By Jan Baetens
het balanseer, 2019, limited edition (10 euros)
“Abstract comics” are a vital strand of contemporary avant-garde comics, nowadays well-represented and largely accepted in various countries and traditions. Yet rather than trying to define what abstracts comics are, where they come from, or where they are going to, it is necessary to start reading them. The publication of fo(u)r watt, an attractive joint project of publisher Het Balanseer (by far the most daring of independent literary publishers in Flanders: http://hetbalanseer.be/) and Sébastien Conard (whose creative work hovers between visual art and comics) is a good opportunity to do so.
Based on a string of four quotations from Samuel Beckett’s Watt (written in 1942-1944, published in 1953), fo(u)r watt is a work that demonstrates the formal and imaginative power of a type of visual narrative in print that does not need the alibi of a precomposed scenario to display a wide range of stories, characters, and places -the three inevitably intertwined aspects or dimensions of any narrative whatsoever. The sequential arrangement of the drawings in this book follows the fundamental structure of the diptych as suggested by its first images: the whole string of drawings unfolds between the four quotations by Beckett, which one finds in the beginning (1 sentence), in the middle (2 sentences, each of them on of the pages of the central double spread) and in the end (1 sentence), the covers of the book being deprived of visual images (they just contain “printed matter, which rapidly morphs into a visual sign as well, given the mirror effect between front and back cover: a chronology is thus established by purely formal means, but this chronology is not unilinear, since one is encouraged to read from A to Z and then back again from Z to A).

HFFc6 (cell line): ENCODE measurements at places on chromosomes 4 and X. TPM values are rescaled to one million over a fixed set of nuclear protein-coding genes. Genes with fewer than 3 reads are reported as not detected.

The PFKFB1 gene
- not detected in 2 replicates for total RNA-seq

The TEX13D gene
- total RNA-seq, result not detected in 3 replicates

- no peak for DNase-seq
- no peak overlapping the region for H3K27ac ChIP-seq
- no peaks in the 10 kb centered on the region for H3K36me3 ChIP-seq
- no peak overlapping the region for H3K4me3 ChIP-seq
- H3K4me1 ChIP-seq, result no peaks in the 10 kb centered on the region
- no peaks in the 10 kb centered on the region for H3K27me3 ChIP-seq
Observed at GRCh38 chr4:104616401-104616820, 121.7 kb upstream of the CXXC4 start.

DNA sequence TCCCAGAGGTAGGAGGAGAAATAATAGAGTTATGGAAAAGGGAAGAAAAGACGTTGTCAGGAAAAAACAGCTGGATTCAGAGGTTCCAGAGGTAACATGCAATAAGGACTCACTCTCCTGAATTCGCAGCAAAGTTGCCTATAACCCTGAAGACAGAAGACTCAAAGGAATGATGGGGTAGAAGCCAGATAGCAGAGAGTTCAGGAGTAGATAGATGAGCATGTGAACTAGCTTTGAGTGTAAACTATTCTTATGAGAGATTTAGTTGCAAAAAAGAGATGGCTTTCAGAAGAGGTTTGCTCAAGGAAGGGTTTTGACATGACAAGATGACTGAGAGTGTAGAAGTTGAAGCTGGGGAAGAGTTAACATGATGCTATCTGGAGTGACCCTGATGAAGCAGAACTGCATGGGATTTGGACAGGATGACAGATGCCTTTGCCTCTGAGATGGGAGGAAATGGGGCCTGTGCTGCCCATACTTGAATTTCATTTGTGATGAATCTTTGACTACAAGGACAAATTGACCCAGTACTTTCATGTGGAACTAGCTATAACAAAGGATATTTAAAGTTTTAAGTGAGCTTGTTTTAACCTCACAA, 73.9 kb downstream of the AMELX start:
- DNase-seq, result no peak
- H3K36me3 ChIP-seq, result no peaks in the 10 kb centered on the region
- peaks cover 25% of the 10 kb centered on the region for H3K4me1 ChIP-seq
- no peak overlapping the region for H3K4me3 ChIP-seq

The images of fo(u)r watt do not “illustrate” Beckett’s text. Neither are they “abstract” in the traditional sense of the word: it is possible to identify as well as to name some of its components (a keyhole or a railroad track, for instance). But the lack of a directly visible narrative or thematic link between these images invites the reader to disclose another and perhaps more important layer of their meaning: the way in which they present a fictional world by taking their inspiration from the material properties of the book itself. The two pane window is not a “symbol” of the book; corollarily, the keyhole and the railroad track are not symbols of the reader’s focusing on the unknown territory and her or his trajectory from one page to another, respectively: they are nothing more or nothing less than the fictional transfer of it. However, this transfer is also something to be read in two ways: from the underlying material to the emerging fictional equivalent, but also from the latter to the former – and “resistance” of some drawings to nicely tie in with this type of reading scheme is also there to prevent us from opting for one type of reading at the expense of the other one.
The essential structure of the book exceeds the debate on the meaning of the drawings themselves. What matters is the dynamics created by the visual montage, which obeys a movement of fort-da. fo(u)r watt emerges as a fan-like or accordion-like structure, which can be opened and closed at will, but whose manipulation reveals –and each movement brings this structure more prominently to the fore– an endless spiral. The very last image, which reframes the initial representation of the diptych, shows the interplay between circle and point, the circle being broken, the point being elsewhere than in the center of the circle: a nice way as well to add a critical counterpoint to the initial quotation, which states that “all is said”.